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Emerging Infectious Diseases Journal


Volume 4: No. 4, October 2007

Community Health: A Critical Approach to Addressing Chronic Diseases


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Author Information

Lissette M. Flores, MPH, Rachel Davis, MSW, Patti Culross, MD, MPH

Suggested citation for this article: Flores LM, Davis R, Culross P. Community health: a critical approach to addressing chronic diseases. Prev Chronic Dis 2007;4(4).
. Accessed [date].



Many public health solutions to chronic diseases involve individual lifestyle choices: eating more healthfully, increasing physical activity, and quitting smoking. This approach neglects barriers in the community environment that make modifying unhealthy behaviors challenging. Addressing environmental barriers is an essential strategy to supporting behavioral changes. Changing community environments that contribute to unhealthy behaviors can improve community health.

Community indicator reports can be used to strengthen community environments for optimum health. The reports are comprehensive evaluations of community well-being that reflect community factors that influence health. Prevention Institute studied community indicator reports for The California Endowment and produced Good Health Counts: A 21st Century Approach to Health and Community for California. This commentary on that document highlights recommendations for the use of community indicator reports.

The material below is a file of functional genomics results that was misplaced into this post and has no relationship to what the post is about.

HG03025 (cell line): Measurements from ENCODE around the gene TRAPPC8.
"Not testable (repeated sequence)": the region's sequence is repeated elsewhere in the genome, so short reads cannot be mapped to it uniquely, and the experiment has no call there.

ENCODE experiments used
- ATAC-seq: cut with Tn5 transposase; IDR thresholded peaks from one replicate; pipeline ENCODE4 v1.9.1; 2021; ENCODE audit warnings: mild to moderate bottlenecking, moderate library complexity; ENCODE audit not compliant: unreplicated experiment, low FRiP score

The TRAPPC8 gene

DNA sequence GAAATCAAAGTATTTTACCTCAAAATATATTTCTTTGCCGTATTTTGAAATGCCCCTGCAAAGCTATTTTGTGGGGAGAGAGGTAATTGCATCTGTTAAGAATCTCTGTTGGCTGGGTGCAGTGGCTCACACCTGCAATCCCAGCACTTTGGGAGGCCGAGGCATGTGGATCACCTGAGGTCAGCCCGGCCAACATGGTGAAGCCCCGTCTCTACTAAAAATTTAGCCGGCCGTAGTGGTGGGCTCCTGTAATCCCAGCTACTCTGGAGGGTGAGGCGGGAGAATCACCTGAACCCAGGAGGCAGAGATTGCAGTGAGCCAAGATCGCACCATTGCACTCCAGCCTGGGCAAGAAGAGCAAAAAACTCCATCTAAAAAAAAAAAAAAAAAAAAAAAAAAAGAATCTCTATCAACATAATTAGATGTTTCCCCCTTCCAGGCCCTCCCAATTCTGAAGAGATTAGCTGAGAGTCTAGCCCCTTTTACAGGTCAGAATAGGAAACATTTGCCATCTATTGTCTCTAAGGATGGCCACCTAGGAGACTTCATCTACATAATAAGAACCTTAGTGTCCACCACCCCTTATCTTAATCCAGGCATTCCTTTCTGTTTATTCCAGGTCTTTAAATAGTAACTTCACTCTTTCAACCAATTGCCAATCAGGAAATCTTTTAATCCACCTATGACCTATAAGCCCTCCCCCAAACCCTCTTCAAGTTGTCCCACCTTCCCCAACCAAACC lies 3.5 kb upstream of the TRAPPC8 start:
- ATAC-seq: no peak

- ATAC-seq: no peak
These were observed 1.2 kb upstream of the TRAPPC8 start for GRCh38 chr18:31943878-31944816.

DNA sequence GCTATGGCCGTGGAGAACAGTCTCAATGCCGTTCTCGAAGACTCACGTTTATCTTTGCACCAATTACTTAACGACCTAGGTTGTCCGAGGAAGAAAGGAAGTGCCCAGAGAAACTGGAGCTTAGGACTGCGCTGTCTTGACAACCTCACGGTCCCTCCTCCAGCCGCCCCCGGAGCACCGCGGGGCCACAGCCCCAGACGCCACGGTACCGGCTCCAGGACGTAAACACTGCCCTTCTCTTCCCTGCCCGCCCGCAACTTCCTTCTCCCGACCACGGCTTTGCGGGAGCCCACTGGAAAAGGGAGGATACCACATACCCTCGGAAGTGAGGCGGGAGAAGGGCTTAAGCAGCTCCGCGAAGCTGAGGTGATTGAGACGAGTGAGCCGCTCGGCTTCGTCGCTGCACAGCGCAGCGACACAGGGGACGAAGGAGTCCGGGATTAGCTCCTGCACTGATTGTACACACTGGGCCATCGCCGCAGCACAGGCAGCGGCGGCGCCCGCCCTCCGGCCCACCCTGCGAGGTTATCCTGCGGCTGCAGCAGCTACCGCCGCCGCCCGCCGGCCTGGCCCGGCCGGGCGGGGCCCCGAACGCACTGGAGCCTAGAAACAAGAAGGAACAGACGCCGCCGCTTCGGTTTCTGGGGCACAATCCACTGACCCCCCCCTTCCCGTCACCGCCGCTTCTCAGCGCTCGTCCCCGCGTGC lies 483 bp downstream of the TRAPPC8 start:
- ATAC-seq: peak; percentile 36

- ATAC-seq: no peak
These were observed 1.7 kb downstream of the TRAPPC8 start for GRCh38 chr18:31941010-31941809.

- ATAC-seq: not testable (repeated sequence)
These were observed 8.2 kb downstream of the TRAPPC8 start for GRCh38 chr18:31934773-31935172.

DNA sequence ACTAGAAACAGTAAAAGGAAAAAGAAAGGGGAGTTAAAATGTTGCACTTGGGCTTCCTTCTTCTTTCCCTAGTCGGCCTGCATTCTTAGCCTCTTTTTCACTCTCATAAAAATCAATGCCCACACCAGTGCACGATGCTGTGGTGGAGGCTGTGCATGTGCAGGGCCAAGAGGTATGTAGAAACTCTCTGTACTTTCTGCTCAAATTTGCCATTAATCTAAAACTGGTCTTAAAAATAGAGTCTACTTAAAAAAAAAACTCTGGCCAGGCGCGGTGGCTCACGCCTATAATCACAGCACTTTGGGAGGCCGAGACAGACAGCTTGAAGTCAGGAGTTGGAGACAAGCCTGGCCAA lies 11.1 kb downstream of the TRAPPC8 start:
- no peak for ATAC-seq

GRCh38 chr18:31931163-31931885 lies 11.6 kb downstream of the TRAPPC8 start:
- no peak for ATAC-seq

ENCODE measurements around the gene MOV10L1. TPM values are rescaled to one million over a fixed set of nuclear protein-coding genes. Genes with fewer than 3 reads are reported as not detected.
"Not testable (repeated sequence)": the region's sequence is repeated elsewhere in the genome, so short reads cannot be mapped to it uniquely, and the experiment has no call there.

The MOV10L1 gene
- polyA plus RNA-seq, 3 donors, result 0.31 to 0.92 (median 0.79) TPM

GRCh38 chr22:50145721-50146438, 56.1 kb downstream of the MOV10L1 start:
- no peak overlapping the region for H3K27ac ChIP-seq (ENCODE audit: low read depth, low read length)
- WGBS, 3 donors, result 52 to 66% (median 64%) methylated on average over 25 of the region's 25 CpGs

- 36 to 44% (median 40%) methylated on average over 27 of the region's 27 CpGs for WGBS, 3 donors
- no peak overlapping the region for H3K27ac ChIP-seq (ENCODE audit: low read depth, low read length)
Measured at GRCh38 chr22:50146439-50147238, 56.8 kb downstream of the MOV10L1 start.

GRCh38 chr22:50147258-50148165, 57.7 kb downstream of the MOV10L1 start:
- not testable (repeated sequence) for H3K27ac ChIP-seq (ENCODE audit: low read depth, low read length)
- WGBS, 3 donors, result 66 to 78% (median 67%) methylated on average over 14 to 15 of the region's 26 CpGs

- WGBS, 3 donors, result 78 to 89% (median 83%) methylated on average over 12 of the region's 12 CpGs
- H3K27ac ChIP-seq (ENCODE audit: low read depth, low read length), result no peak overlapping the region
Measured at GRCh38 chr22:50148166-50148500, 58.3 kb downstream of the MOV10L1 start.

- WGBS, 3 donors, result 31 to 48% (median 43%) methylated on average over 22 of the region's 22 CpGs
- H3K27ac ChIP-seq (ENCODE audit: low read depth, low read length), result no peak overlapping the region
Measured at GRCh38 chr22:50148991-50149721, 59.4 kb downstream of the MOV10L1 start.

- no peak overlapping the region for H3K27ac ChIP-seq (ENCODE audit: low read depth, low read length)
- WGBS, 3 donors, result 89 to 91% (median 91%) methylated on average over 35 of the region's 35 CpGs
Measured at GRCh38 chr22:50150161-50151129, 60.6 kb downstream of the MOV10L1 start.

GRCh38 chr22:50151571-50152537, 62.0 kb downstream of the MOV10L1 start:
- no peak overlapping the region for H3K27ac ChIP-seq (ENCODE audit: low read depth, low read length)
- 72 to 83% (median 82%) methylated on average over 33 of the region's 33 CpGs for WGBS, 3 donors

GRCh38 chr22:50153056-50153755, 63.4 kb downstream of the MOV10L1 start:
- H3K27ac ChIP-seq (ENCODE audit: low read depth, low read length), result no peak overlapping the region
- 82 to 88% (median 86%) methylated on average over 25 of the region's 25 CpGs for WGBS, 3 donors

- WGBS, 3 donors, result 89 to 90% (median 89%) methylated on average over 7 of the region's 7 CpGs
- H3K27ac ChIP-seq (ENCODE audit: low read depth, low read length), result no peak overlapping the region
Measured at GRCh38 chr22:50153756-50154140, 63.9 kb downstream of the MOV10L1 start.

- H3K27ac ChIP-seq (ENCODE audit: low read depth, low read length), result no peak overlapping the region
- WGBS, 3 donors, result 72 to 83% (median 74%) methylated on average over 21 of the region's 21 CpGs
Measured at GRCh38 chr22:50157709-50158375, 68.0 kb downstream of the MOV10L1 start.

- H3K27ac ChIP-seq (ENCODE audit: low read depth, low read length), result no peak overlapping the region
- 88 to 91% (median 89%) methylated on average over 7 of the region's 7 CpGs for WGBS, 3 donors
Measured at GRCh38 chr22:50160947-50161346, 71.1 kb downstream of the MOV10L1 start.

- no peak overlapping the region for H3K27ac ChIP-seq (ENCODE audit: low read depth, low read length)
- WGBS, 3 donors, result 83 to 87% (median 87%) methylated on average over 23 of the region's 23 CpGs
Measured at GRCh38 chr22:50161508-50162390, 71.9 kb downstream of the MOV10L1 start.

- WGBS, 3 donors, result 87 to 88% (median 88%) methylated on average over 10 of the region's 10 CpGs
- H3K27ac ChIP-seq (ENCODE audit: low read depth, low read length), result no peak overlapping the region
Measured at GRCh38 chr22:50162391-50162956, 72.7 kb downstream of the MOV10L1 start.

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Thinking about health as a function of environmental influences in our communities shifts the focus from individual behaviors to health needs and barriers that can be addressed through broad strategies such as policy change. Good health is a cornerstone of community members’ quality of life and productivity and of the community’s economy. Community indicator reports and report cards can be used to enhance the process of restoring good health in a community.

Most people understand prevention of chronic disease on an individual level. Accordingly, many public health solutions involve individual and lifestyle changes: eating more healthfully, increasing physical activity, and reducing or quitting smoking. Environmental barriers in the community can make modifying unhealthy behaviors challenging. Poor environmental quality; inadequate access to affordable, nutritious food; and safety issues often make healthy living impractical, particularly in low-income communities and communities of color. Although education can play a role in influencing individual behavioral choices, addressing environmental variables is an essential strategy to supporting behavioral change. Analyzing the underlying causes of inadequate diets and low levels of physical activity, for example, shows that community conditions play an important role in shaping health-related behaviors. To have an impact on rates of chronic disease, community environments must support and encourage healthy habits.

The Institute of Medicine affirmed the need to focus on changing the environment in order to foster behavior change, asserting: